“Yeah, the marmot’s a little shaggy. So what? No skin off your ass.” Harold kicked the can down the road, glaring at Rhonda all the while.
“You are rude. The marmot needs a clipping ASAP and you don’t even care.” Rhonda flushed with righteous indignation, the color of kool aid. She fixed her vision on the can Harold was kicking.
“As I’ve said a hundred times, the marmot is fine. End of story.” The can was getting quite dented, a standard aluminum soda can that doesn’t have the protection necessary to shield from foot contact.
“This isn’t a story. What is this la-la land you inhabit?” She was still transfixed on the can and getting rather tormented by the fact that this narrative could indeed morph into an epic tale the world has never yet seen.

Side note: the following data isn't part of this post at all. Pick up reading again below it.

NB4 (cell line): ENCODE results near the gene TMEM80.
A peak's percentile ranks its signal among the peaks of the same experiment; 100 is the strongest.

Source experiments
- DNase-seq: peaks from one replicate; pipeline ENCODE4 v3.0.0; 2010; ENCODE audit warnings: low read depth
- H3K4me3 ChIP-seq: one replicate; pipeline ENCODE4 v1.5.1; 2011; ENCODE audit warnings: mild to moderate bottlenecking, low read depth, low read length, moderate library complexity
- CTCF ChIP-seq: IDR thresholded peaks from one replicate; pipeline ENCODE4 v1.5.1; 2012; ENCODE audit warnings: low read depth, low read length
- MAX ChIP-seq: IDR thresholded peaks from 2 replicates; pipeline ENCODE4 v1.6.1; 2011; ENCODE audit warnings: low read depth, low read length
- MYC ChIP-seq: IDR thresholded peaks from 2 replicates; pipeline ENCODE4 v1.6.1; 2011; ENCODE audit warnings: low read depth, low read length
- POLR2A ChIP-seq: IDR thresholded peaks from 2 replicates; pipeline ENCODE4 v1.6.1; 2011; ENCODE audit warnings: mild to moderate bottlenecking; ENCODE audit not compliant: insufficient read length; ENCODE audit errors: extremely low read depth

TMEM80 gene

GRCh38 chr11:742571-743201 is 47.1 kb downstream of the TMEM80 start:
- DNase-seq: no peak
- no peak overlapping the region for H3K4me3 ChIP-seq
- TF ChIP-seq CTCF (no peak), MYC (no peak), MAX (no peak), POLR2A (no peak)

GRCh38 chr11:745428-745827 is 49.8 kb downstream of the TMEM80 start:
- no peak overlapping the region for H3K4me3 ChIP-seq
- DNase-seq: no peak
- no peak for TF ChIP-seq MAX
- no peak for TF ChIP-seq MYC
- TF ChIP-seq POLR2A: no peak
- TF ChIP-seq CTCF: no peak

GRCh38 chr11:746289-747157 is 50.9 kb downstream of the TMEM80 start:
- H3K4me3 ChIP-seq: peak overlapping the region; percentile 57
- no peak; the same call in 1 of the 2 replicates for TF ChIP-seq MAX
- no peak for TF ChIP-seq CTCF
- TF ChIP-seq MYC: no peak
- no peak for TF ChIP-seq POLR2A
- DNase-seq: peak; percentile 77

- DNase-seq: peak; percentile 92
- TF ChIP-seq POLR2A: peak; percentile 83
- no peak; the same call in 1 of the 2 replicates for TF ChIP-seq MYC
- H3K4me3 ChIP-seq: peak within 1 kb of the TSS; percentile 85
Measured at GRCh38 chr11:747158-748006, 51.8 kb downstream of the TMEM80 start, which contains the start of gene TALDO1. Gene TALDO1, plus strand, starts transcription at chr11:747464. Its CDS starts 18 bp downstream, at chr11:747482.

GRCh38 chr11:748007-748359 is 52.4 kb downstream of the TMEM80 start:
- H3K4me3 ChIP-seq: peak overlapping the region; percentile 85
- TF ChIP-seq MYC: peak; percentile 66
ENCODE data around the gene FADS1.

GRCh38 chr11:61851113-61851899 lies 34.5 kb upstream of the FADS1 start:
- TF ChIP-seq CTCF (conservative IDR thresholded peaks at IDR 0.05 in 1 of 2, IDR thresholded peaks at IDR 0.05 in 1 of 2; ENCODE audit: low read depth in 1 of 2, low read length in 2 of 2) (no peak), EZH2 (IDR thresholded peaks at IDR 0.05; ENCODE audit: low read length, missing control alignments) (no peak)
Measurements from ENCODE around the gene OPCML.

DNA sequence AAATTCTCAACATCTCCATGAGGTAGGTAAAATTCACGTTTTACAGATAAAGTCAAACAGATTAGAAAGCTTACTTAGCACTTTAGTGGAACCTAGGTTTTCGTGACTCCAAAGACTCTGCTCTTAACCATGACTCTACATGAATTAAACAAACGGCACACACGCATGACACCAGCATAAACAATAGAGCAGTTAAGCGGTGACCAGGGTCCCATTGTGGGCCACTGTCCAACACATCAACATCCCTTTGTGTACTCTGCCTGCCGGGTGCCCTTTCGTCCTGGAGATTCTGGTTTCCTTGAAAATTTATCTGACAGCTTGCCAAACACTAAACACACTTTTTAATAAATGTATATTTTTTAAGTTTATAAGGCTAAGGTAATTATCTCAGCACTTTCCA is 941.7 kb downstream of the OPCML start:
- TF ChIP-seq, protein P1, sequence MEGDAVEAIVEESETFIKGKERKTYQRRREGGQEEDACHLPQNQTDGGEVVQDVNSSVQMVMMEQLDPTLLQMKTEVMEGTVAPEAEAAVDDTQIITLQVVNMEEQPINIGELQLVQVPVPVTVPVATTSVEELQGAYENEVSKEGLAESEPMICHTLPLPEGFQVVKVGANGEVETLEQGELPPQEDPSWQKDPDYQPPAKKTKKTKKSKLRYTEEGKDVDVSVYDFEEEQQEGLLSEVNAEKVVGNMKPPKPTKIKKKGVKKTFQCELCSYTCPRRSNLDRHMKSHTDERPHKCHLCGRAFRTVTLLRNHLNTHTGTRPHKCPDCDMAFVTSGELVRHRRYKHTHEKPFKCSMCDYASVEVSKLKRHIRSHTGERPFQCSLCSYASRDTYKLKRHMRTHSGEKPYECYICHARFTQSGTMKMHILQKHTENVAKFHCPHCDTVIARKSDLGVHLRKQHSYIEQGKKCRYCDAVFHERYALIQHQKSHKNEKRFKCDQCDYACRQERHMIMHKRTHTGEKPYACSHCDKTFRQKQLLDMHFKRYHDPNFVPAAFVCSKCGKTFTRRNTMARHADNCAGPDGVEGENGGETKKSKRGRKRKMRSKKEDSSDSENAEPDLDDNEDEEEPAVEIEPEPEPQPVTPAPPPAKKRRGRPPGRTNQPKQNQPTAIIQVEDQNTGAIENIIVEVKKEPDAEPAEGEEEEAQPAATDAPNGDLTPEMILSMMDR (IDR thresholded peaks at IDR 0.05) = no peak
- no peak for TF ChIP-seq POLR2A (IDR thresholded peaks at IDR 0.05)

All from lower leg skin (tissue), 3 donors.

“Everything’s a story. Most of them get lost because nobody wrote them down.” He stopped kicking the can and looked at Rhonda. “I don’t have a pen.”
“So now what do we do? Find a pen? That would make a great story.”
Harold had the look of a toddler who just learned his first swear word. “You’re right.”
“We’re making a story now? I thought we were just kicking that can!” Gesturing to the can with her left hand, Rhonda choked back tears (fake or genuine, she wasn’t sure), hoping to get out of another half-baked idea that Harold always seemed to be coming up with these days.